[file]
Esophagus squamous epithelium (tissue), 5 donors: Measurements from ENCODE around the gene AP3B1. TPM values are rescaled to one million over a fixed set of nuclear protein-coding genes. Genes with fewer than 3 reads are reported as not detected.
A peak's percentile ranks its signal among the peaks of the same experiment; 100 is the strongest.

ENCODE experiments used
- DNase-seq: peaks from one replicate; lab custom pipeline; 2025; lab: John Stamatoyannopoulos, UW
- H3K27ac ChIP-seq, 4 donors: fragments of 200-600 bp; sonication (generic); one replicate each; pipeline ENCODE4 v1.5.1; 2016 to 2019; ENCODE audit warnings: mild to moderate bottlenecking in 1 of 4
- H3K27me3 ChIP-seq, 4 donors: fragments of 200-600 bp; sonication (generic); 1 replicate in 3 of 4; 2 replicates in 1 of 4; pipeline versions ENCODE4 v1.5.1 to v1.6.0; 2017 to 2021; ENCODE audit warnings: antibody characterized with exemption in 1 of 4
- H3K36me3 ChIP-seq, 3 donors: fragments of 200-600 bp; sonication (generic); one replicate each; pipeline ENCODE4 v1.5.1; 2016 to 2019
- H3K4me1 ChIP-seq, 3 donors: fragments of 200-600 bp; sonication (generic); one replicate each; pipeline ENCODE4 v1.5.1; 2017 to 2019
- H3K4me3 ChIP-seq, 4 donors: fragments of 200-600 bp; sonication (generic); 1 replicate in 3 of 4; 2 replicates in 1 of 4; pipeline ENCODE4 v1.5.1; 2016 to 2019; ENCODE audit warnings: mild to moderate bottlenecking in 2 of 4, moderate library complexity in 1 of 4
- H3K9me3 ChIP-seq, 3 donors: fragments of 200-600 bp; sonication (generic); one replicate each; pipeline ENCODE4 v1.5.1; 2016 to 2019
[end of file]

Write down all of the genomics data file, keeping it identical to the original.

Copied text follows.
Esophagus squamous epithelium (tissue), 5 donors: Measurements from ENCODE around the gene AP3B1. TPM values are rescaled to one million over a fixed set of nuclear protein-coding genes. Genes with fewer than 3 reads are reported as not detected.
A peak's percentile ranks its signal among the peaks of the same experiment; 100 is the strongest.

ENCODE experiments used
- DNase-seq: peaks from one replicate; lab custom pipeline; 2025; lab: John Stamatoyannopoulos, UW
- H3K27ac ChIP-seq, 4 donors: fragments of 200-600 bp; sonication (generic); one replicate each; pipeline ENCODE4 v1.5.1; 2016 to 2019; ENCODE audit warnings: mild to moderate bottlenecking in 1 of 4
- H3K27me3 ChIP-seq, 4 donors: fragments of 200-600 bp; sonication (generic); 1 replicate in 3 of 4; 2 replicates in 1 of 4; pipeline versions ENCODE4 v1.5.1 to v1.6.0; 2017 to 2021; ENCODE audit warnings: antibody characterized with exemption in 1 of 4
- H3K36me3 ChIP-seq, 3 donors: fragments of 200-600 bp; sonication (generic); one replicate each; pipeline ENCODE4 v1.5.1; 2016 to 2019
- H3K4me1 ChIP-seq, 3 donors: fragments of 200-600 bp; sonication (generic); one replicate each; pipeline ENCODE4 v1.5.1; 2017 to 2019
- H3K4me3 ChIP-seq, 4 donors: fragments of 200-600 bp; sonication (generic); 1 replicate in 3 of 4; 2 replicates in 1 of 4; pipeline ENCODE4 v1.5.1; 2016 to 2019; ENCODE audit warnings: mild to moderate bottlenecking in 2 of 4, moderate library complexity in 1 of 4
- H3K9me3 ChIP-seq, 3 donors: fragments of 200-600 bp; sonication (generic); one replicate each; pipeline ENCODE4 v1.5.1; 2016 to 2019